Summer . . . Fruits!

First of August . . . a country walk  . . . and I’m amazed at the fruits: how early, how abundant . . . .

Cherry Plums

Cherry-Plums (aka mirabella), only fruit in very hot summers . . .

Cherry-Plums en masse

. . . which probably explains why I came upon a lane lined with these golden fruits: nobody was aware they were there, so they remained unpicked. They taste divine, like a good English plum should, though they’re only the size of a cherry

Blackthorn Sloe

This wonderfully blue sloe is the fruit of the blackthorn (whose blossoms turn our hedgerows white in early spring). Not to be eaten. Not poisonous, just impossibly tart

Haws

I don’t think I’ve ever seen the hawthorn bear its haws so early. I’m guessing the birds will soon strip them.

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About crimsonprose

After years as a multi-colour octopus in entertainment, now chilling and writing
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16 Responses to Summer . . . Fruits!

  1. Judy says:

    My fav is that blue berry thing!!

    • crimsonprose says:

      Although I posted this yesterday, using photos taken, as said, on 1st August, I’ve just returned from another walk with something like 100 real good closeups of both the cherry-plums and the blue sloes . . . not to mention elderberries so heavy they’re hanging their heads. And . . . . it’s a rich harvest this year. Folk lore would say that bodes ill for winter, nature providing the hard month ahead. I say it’s global warming. Fungi are out in force too. Warm and wet weather . . . .

  2. Joy Pixley says:

    The trees filled with fruit look so lovely! Even the ones too tart to eat. Here I am eating fresh strawberries as I read it — yum!

    • crimsonprose says:

      Our strawberries are over now. But these cherry-plums, I’ve been munching them all day while walking. In all my years I’ve never seen them; now they’re everywhere! Took a whole load more photos of them today from a neighbouring village. Well worth the walk!

      • Joy Pixley says:

        I don’t think I’ve ever had cherry-plums, but I love both cherries and plums, so they sound delicious! Especially pulled fresh off the tree. My seasonal guide for southern CA says that cherries aren’t in season anymore, but you wouldn’t know it from the offerings at the grocer’s. Strawberries will be in season until October, in theory, but right now they’re perfectly ripe and sweet. I can get three pints of organic strawberries at my local farmer’s market for $6, which is a steal around here. Now, what to do as a single person with three pints of strawberries? Funny how I never have a problem with that.

      • crimsonprose says:

        I used to live right next to a strawberry field. The farmer gave us permission to pick over it once the official pickers were done. By the time I moved from there I couldn’t look at another strawberry. Though I have recovered from that abundance.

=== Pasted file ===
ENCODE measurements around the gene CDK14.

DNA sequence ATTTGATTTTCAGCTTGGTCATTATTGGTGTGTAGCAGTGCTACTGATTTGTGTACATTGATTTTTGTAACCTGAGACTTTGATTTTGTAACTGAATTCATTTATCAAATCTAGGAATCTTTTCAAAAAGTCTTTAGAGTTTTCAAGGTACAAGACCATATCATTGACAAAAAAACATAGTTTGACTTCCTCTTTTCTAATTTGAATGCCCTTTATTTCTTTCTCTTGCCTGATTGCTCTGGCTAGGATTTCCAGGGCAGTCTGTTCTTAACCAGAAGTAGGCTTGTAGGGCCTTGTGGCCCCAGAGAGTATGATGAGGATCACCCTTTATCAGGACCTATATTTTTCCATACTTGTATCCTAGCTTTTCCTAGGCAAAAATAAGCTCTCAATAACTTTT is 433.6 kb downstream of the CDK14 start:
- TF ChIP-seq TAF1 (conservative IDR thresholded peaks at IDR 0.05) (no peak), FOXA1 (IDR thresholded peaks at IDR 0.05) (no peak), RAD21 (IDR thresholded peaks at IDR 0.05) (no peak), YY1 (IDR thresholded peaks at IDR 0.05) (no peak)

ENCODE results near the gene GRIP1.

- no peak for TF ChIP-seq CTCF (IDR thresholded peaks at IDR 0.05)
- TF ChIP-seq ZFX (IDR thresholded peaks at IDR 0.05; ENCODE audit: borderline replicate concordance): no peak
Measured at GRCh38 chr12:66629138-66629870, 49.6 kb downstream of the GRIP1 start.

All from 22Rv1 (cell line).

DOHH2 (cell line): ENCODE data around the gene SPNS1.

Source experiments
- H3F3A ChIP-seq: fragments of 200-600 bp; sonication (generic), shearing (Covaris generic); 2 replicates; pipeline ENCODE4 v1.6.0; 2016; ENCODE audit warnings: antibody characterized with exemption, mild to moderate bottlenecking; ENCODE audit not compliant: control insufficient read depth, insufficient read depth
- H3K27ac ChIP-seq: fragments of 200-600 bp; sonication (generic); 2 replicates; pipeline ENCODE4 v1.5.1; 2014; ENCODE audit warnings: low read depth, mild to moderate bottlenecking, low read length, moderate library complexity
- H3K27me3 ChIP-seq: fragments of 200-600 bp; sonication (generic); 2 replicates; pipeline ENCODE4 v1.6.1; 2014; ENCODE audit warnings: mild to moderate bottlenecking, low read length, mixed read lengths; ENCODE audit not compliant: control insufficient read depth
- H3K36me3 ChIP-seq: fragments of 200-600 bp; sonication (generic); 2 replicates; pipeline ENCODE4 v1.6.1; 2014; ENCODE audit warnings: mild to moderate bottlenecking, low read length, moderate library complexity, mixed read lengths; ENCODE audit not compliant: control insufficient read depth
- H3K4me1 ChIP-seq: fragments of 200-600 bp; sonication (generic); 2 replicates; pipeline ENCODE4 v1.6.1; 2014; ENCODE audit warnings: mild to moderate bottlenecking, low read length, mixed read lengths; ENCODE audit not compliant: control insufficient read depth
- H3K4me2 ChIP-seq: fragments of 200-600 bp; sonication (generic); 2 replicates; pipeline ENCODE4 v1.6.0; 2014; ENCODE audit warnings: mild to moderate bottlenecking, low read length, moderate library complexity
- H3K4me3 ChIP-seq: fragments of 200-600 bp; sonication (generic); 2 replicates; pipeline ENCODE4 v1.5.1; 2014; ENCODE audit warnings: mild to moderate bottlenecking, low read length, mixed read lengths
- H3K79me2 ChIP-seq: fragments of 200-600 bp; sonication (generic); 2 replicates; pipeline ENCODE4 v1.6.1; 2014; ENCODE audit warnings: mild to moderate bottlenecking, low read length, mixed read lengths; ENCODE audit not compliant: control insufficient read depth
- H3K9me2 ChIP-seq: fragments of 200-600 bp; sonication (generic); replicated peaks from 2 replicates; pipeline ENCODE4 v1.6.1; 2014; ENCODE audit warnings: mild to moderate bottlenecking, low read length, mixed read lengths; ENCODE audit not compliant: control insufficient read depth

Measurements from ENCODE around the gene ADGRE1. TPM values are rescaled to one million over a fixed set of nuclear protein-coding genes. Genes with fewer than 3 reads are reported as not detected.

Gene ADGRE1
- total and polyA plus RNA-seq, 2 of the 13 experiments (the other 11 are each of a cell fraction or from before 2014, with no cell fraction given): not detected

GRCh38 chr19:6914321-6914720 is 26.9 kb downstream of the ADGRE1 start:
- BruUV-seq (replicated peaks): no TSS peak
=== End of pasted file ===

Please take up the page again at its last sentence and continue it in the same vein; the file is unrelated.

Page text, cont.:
Most of our soft fruits are over now. We’re still able to get English cherries, but probably not for much longer. And the English plums were available for less than a month, and now are no more. We get loads of Mediterranean imports but they’re picked before ripe and shipped chilled if not actually frozen, their ripening held back by a gaseous environment. No, they don’t taste anything like our locally grown . . . especially when you can pick them straight from the tree!

      • Joy Pixley says:

        That what was it was like when I lived in Michigan: a fairly short harvest, but so abundant! Now I’m completely spoiled living in southern California. There’s such variety to the microclimates here that it seems that almost anything is in season somewhere close by at any given time, at least from about May to October.

      • crimsonprose says:

        Lo! The real Garden of Eden has been found! Your are lucky. Nothing beats fresh produce. I still miss my father’s garden. Though at least the local supermarket does sell locally produced fruit & veg . . . as well as the stuff that comes from wherever.

      • Joy Pixley says:

        It really does feel like the Garden of Eden here (although it costs as much as Paradise would, too). We get a lot of locally and regionally grown produce in our grocery stores, plus local and organic at the farmer’s market (which luckily is both within walking distance and is open on Saturdays, hooray!). But we also get a lot of produce from Mexico (at a half day’s drive away, it’s closer than most of California), so whenever the president starts complaining about trade relations, we get *very* worried.

      • crimsonprose says:

        Yea, I can imagine there are Brits, too, wondering about those out-of-season Spanish imports that will stop if/when we finally leave EU, and for which we currently pay more for than those not part of the ‘Exclusive’ Union. And if they want imports, Egypt and South Africa are usually cheaper. Swing and roundabout. But I still prefer locally grown.

      • Joy Pixley says:

        Good point, Brexit is going to have major impacts on those imports. I prefer locally grown if I can get it, but sometimes it’s actually more sustainable to grow the foods in more hospitable (e.g., wetter) climates and ship them here.

      • crimsonprose says:

        Well, no matter what happens, I don’t see us going without year-round fruit. Like I said, it’s cheaper to import from sources outside of Europe, so it could be advantage

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